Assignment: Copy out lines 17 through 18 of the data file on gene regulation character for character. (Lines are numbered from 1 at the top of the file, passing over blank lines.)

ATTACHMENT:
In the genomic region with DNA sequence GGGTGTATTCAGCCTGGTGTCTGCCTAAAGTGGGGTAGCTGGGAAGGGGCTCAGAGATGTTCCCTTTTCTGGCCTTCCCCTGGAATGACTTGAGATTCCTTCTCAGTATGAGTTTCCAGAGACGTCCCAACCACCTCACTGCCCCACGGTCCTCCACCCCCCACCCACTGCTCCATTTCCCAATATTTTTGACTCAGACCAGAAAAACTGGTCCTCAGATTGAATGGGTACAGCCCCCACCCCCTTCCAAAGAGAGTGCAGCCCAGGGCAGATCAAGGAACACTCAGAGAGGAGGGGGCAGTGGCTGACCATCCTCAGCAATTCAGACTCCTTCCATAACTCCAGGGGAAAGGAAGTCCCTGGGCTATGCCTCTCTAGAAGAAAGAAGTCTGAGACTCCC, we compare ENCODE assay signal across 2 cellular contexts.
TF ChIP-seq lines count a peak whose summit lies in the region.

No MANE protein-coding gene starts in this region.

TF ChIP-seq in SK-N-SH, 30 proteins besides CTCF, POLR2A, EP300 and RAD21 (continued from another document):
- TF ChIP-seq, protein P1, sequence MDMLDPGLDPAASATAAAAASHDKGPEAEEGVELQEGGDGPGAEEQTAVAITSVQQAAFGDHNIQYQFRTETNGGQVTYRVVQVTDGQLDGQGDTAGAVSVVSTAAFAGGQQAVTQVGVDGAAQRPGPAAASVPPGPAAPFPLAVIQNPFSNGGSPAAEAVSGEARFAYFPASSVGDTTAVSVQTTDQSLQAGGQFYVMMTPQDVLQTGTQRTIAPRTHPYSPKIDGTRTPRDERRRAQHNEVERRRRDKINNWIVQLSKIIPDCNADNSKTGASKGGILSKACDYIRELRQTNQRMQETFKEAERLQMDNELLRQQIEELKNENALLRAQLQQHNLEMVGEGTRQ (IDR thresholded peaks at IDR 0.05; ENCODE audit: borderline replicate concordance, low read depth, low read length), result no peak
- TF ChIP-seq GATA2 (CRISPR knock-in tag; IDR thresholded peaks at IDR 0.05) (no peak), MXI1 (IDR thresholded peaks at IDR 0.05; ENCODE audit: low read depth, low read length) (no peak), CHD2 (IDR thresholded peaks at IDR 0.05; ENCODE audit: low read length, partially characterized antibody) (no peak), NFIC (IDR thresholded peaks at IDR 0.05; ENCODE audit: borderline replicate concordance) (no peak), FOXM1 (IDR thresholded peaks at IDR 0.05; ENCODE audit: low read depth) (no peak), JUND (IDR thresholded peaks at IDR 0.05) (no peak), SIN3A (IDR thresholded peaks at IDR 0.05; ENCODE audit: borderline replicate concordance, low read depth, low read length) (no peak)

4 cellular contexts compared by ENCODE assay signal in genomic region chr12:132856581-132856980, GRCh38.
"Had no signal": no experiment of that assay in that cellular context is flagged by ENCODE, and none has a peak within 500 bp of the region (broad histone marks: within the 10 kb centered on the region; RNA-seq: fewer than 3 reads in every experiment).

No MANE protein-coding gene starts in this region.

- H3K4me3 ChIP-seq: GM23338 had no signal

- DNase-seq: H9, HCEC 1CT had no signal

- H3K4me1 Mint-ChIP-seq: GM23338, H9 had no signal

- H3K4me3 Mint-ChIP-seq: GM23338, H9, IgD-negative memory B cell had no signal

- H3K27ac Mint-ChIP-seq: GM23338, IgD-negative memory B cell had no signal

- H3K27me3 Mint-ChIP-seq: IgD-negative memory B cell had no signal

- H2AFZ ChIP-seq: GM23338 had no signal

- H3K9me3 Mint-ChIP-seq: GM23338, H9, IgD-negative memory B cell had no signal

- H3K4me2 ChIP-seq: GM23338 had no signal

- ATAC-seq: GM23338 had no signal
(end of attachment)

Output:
- H3K9me3 Mint-ChIP-seq: GM23338, H9, IgD-negative memory B cell had no signal

- H3K4me2 ChIP-seq: GM23338 had no signal